Apple released the next major software update for the iPhone and iPad, bringing lots of new features and capabilities to both devices. As with any major iOS release from Apple, there are hundreds of updates and feature changes, ranging from an all-new Reminders app and a Dark Mode, to small Control Center tweaks that make everyday interactions more powerful. It’s also much faster, offering significant performance improvements in everyday tasks like FaceID unlock and launching apps.
Over the past few years, Apple has added unique capabilities to the iPad that weren’t suited for the iPhone’s smaller screen, like the app dock, split-screen multitasking and picture-in-picture video. There are now enough differences that the iPad has its own operating system, called iPadOS. When you go to the Settings > General > Software Update, you’ll see the update listed as iPadOS 13 on iPad, and iOS 13 on iPhone.
Should I update to iOS 13 or iPadOS?
Pilots should always be cautious about updating to a brand new version of iOS right when it is released, due to the importance of the iPad and aviation apps to our flying. While Apple and app developers test the software extensively months in advance, all new operating systems have undiscovered bugs that need fixing and may cause unexpected device or app issues.
So it’s important to check for guidance from your aviation app developer and GPS/ADS-B receiver manufacturer to see what they have to say on the topic. To help with this task we offer the iOS Green Light Program, which serves as your one-stop shop to determine if your favorite EFB app or accessory is compatible with the latest iOS release from Apple. We keep in touch with all the major app and accessory manufacturers to get their recommendations on whether or not to update, based on their extensive testing with each iOS release. The iOS Green Light page is updated regularly, so make sure to check back often to see when you’re safe to update.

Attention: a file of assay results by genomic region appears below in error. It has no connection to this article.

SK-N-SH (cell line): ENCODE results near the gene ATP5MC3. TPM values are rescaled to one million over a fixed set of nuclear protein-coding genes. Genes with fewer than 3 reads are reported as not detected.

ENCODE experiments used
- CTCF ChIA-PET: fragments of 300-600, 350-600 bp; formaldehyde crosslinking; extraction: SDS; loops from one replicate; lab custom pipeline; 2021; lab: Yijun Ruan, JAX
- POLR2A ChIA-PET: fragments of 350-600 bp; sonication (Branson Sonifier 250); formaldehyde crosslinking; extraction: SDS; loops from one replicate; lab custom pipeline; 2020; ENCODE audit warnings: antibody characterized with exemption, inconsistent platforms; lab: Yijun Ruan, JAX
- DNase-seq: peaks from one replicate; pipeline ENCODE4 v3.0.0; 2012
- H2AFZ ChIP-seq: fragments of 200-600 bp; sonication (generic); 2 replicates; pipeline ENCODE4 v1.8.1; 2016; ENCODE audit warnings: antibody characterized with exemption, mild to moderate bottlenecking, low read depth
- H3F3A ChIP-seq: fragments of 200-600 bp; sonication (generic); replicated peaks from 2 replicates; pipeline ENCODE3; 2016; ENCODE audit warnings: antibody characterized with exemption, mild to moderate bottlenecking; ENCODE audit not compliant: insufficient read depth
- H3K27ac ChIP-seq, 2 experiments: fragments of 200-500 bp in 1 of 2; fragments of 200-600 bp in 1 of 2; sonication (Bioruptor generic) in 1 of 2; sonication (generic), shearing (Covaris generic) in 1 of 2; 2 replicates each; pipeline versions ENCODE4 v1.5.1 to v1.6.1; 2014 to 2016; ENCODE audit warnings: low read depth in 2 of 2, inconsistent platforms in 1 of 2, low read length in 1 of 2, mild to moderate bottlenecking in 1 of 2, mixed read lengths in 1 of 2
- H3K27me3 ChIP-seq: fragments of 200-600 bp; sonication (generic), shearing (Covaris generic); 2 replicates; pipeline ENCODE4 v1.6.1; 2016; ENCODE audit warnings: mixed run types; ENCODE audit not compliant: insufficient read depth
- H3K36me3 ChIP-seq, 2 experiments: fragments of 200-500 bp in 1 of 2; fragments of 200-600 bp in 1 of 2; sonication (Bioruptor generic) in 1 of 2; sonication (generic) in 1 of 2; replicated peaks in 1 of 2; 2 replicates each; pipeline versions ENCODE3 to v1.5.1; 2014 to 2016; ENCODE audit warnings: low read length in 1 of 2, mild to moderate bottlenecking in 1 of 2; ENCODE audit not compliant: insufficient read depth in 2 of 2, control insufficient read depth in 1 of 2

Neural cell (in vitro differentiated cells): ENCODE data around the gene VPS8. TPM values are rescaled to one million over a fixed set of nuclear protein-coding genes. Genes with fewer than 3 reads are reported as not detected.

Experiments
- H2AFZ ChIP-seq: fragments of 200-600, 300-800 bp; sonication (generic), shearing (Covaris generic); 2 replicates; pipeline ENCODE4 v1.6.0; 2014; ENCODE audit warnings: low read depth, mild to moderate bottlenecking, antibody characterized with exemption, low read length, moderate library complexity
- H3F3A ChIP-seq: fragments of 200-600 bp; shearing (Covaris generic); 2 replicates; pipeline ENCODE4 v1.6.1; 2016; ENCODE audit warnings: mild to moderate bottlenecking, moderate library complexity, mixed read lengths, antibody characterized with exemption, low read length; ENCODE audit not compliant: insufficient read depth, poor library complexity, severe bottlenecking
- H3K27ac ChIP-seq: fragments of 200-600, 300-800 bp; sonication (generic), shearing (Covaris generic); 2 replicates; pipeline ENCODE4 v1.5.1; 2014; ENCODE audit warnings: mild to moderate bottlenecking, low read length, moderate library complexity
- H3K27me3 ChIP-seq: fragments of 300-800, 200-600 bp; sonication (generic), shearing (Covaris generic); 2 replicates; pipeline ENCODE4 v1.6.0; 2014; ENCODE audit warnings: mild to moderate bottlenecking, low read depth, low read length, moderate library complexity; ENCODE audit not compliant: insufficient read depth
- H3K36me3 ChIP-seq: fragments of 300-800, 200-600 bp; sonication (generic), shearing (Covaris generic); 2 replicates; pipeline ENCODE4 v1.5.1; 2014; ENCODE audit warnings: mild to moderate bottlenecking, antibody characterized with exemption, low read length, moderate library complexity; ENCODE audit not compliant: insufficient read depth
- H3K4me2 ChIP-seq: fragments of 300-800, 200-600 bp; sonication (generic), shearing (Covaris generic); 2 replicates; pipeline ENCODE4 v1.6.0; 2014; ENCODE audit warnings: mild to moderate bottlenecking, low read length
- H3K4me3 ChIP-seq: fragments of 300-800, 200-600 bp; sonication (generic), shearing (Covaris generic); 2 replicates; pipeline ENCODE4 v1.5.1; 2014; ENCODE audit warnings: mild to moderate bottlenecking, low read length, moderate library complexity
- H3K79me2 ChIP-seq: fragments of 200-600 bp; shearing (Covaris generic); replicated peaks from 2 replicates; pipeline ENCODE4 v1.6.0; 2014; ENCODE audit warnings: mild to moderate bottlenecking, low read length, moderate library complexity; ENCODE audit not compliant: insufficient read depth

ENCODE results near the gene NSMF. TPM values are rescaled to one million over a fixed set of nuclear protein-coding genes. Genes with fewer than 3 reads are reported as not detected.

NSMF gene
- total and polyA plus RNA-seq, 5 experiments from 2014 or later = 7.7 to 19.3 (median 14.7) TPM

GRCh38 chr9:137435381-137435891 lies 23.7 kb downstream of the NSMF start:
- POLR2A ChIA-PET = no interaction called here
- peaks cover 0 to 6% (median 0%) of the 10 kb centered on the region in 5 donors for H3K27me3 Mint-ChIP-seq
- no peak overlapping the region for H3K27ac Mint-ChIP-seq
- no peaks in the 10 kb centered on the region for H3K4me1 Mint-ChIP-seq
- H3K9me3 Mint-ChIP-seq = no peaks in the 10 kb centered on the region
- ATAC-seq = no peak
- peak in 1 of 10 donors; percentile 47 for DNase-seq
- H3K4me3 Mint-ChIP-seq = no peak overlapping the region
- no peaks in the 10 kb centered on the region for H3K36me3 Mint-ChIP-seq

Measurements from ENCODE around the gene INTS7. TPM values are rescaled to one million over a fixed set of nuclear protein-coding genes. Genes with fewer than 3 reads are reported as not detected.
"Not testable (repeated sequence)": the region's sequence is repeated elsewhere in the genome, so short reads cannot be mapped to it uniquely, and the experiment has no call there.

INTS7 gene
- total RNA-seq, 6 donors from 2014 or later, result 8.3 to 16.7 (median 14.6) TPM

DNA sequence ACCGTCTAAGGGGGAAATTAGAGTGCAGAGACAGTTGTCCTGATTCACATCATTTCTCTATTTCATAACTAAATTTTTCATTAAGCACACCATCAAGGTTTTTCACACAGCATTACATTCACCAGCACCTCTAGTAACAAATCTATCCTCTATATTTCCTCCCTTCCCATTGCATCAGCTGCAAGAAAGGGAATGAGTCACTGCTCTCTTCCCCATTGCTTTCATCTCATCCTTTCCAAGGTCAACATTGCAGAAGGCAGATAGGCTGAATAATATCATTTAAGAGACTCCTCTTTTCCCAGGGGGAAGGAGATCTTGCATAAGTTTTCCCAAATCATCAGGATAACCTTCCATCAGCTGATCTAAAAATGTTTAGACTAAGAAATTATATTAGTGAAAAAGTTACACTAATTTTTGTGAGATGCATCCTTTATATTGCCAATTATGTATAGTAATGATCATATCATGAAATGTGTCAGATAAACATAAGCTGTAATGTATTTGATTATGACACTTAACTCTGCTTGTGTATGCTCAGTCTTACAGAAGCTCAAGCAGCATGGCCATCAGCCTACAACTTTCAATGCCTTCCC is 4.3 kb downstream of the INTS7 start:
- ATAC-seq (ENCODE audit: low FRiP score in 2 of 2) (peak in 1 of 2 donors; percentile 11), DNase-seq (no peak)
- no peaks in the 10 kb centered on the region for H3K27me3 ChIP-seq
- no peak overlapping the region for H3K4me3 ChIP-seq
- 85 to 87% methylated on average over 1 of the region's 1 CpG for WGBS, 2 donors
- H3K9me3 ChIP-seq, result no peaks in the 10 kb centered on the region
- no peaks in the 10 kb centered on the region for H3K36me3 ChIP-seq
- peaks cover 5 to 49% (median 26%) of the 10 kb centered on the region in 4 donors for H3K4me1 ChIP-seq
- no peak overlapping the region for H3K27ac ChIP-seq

iOS and iPadOS 13 are compatible with the following devices:
- iPhone XS, iPhone XS Max, iPhone XR, iPhone X, iPhone 8, iPhone 8 Plus, iPhone 7, iPhone 7 Plus, iPhone 6S, iPhone 6S Plus, iPhone SE
- iPad Pro (12.9-inch), iPad Pro (11-inch), iPad Pro (10.5-inch), iPad Pro (9.7-inch), iPad (sixth generation), iPad (fifth generation), iPad mini (fifth generation), iPad mini 4, Pad Air (third generation), iPad Air 2
How to update
When you decide you’re ready to update, the first thing to do is back up your device using iTunes or iCloud, following these instructions. Next, make sure your device’s battery is charged and you are connected to the internet via Wi-Fi, and go to Settings > General > Software update, and tap the Download and Install button.
You’ll find that this update installs pretty quickly, thanks in part to the smaller file size of the download. The update size is between 1.5 and 2 GB (size depends on your device) thanks to advances from Apple in recent years. This is good news too for those that don’t have much free space on their iPad, eliminating the need to temporarily delete apps or aviation chart databases to make room for the update.
iOS 13 Highlights